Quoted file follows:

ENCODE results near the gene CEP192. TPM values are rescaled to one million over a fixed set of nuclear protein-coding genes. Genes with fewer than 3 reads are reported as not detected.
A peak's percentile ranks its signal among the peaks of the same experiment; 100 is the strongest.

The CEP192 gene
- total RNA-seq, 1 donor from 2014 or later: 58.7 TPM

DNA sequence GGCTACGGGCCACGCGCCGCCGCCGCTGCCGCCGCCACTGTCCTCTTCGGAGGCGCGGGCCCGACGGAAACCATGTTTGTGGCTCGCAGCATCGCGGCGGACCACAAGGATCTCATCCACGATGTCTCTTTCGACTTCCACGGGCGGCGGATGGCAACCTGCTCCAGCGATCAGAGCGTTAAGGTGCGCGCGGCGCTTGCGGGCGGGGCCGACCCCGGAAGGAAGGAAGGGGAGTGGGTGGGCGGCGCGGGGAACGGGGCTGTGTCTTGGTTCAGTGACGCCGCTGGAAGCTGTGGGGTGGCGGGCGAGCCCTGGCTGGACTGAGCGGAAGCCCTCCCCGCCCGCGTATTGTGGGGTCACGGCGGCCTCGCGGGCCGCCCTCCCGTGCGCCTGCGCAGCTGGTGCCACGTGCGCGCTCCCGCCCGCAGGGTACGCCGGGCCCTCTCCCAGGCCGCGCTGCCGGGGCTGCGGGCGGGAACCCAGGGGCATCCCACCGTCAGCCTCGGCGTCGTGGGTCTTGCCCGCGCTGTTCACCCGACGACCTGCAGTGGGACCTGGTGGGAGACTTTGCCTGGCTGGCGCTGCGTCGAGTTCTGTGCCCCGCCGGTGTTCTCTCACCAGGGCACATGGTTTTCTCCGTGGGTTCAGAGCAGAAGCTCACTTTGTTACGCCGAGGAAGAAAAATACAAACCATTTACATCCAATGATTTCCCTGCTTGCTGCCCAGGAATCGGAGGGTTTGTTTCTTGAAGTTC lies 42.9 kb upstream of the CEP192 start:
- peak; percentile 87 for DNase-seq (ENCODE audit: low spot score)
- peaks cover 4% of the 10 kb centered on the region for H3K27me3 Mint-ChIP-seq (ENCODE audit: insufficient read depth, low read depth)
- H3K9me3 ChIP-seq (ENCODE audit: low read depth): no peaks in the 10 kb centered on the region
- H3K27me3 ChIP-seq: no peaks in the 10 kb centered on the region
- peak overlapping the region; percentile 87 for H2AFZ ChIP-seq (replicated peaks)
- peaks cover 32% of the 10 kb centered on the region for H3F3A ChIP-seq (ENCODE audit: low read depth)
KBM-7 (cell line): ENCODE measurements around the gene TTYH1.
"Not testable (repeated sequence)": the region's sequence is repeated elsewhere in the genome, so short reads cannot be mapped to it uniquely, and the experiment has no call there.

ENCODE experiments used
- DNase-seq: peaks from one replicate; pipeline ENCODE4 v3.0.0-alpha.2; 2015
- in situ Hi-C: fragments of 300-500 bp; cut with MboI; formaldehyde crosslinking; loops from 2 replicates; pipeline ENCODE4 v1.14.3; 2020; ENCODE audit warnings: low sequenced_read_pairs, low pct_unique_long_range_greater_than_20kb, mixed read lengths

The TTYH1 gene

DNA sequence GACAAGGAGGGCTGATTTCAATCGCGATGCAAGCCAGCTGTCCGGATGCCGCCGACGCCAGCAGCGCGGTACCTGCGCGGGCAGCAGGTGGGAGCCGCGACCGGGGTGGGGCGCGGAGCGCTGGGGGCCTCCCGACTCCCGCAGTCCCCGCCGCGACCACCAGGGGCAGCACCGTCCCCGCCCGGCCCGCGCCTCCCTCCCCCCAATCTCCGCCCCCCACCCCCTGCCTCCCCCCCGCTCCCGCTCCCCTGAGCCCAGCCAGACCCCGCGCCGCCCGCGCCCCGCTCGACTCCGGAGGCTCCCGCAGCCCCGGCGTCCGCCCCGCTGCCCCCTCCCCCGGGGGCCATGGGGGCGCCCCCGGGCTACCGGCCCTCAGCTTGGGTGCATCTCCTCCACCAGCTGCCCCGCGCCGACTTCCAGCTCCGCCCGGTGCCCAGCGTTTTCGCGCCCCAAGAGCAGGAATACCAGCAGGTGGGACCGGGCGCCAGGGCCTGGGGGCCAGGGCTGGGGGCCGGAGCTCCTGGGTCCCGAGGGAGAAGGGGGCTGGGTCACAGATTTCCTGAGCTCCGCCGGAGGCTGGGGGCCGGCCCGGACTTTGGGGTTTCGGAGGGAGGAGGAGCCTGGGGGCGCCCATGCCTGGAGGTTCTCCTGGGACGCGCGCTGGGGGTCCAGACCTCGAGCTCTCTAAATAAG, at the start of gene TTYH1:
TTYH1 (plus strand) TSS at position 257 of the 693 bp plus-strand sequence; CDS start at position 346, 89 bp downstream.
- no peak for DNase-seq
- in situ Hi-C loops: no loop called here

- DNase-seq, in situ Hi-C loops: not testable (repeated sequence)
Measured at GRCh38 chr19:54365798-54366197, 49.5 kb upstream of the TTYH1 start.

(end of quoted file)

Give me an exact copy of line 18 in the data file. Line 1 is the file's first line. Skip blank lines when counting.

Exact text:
DNA sequence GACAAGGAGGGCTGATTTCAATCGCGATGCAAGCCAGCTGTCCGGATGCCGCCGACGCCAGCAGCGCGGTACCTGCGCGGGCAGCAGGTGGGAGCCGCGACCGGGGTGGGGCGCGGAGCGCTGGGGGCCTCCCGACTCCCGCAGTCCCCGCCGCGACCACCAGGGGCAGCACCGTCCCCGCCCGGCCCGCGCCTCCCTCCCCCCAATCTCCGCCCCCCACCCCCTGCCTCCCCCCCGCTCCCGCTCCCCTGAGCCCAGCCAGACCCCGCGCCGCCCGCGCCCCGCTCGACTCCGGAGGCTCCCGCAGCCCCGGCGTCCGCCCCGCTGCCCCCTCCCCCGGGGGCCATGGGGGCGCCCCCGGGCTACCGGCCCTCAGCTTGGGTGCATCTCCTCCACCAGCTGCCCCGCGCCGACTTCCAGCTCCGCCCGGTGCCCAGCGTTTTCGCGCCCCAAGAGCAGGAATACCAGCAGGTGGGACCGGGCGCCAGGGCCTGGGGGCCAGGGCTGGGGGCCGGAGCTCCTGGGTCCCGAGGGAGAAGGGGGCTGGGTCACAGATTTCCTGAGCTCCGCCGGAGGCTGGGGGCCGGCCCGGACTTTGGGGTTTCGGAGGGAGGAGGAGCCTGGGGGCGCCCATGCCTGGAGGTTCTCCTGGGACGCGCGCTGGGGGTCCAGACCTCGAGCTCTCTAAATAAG, at the start of gene TTYH1: